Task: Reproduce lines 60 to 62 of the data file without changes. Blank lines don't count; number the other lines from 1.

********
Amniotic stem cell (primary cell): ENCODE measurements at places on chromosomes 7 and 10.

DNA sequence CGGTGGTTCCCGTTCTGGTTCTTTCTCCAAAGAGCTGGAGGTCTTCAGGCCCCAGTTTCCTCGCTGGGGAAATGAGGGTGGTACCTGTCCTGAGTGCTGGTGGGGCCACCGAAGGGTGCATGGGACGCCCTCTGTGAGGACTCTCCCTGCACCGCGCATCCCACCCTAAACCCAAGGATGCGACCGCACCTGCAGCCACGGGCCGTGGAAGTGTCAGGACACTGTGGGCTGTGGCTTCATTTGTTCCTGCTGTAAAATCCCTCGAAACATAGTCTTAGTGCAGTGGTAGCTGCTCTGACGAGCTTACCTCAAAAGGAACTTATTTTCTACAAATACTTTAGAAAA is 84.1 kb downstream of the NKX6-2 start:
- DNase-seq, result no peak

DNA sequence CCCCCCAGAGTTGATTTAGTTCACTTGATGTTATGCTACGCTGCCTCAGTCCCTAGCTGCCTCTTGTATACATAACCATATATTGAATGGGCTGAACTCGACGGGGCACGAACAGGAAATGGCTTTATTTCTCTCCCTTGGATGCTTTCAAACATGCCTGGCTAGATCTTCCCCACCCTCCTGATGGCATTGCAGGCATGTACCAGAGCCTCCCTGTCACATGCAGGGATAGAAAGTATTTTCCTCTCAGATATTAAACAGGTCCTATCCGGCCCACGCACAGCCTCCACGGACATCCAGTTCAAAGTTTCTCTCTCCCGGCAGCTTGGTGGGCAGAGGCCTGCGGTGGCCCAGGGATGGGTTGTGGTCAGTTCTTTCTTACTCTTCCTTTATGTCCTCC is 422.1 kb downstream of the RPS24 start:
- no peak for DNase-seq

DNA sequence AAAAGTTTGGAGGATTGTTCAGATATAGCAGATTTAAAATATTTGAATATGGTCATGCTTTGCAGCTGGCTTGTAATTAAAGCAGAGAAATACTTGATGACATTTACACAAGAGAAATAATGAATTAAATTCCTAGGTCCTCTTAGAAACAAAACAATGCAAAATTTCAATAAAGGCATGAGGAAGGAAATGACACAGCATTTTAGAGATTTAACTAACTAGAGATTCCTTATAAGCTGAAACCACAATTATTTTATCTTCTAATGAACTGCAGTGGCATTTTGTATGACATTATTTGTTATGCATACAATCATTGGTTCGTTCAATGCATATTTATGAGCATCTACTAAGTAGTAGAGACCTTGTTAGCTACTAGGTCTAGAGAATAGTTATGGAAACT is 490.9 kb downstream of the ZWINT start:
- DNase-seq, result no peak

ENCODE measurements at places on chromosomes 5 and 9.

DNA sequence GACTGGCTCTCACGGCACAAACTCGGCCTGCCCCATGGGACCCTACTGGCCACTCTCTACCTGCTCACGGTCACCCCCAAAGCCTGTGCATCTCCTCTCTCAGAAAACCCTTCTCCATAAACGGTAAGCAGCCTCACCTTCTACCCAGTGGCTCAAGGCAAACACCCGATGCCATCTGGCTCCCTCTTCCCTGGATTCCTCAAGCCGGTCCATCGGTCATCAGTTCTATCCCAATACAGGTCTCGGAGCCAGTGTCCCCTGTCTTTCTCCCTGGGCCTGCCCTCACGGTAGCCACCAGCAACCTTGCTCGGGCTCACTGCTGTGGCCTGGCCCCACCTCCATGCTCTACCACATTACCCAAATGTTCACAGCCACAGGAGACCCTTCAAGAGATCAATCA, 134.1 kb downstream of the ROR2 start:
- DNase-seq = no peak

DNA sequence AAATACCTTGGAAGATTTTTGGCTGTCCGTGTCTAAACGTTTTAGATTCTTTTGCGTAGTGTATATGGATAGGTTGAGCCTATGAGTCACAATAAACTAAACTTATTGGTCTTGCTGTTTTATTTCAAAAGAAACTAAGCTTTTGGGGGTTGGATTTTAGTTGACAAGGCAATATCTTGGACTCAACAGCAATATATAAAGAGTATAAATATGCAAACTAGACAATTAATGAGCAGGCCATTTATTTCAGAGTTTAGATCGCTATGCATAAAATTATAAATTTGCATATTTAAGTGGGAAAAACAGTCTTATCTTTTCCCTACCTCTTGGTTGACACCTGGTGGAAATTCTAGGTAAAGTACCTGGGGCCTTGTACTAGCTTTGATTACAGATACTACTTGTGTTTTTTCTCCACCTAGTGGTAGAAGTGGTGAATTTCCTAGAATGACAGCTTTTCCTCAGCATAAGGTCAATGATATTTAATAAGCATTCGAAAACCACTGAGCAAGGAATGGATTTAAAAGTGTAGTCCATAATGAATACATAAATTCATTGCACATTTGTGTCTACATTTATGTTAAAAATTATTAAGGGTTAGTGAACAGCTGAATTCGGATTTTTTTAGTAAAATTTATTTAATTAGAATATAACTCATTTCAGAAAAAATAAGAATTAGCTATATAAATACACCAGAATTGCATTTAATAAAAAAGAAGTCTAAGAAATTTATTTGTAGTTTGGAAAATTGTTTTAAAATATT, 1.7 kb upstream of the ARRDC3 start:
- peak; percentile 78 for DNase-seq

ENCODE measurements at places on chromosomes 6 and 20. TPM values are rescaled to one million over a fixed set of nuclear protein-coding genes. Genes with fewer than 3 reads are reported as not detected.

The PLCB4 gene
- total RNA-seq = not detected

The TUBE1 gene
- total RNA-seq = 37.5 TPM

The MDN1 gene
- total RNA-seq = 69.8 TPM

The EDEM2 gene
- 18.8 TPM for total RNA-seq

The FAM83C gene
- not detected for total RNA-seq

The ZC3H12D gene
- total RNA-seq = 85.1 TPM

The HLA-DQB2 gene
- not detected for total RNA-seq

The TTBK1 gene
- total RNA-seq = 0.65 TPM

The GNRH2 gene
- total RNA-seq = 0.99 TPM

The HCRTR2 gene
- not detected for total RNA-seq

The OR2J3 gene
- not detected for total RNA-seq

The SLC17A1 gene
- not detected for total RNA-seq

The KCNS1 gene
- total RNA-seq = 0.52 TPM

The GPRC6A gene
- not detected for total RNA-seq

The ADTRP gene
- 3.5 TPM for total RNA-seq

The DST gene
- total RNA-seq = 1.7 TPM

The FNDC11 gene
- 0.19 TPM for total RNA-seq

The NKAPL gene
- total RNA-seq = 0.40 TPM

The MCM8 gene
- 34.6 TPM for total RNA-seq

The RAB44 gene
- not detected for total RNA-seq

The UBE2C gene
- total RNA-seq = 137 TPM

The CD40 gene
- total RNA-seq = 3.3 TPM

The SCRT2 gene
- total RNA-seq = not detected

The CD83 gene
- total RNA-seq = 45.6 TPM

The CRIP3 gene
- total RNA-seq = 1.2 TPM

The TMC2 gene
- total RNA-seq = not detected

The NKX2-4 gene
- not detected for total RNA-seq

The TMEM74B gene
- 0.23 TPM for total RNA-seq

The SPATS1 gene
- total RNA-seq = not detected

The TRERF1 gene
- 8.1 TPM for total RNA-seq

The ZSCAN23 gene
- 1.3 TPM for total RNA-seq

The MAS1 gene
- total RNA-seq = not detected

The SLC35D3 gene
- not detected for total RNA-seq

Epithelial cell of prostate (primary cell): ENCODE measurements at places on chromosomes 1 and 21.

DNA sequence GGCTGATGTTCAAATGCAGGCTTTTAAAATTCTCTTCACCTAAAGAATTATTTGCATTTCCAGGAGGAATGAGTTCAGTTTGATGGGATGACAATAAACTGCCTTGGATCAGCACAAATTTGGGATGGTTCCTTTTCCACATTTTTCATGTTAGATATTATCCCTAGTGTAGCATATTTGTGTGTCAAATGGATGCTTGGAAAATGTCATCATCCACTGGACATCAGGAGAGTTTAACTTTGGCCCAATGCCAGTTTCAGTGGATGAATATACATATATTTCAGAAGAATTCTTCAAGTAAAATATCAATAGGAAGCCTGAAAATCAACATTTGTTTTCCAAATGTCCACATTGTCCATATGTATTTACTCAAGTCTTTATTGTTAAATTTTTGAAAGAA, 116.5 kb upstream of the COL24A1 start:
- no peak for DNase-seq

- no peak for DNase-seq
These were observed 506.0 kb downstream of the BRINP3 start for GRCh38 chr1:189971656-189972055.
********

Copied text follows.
The CD83 gene
- total RNA-seq = 45.6 TPM

The CRIP3 gene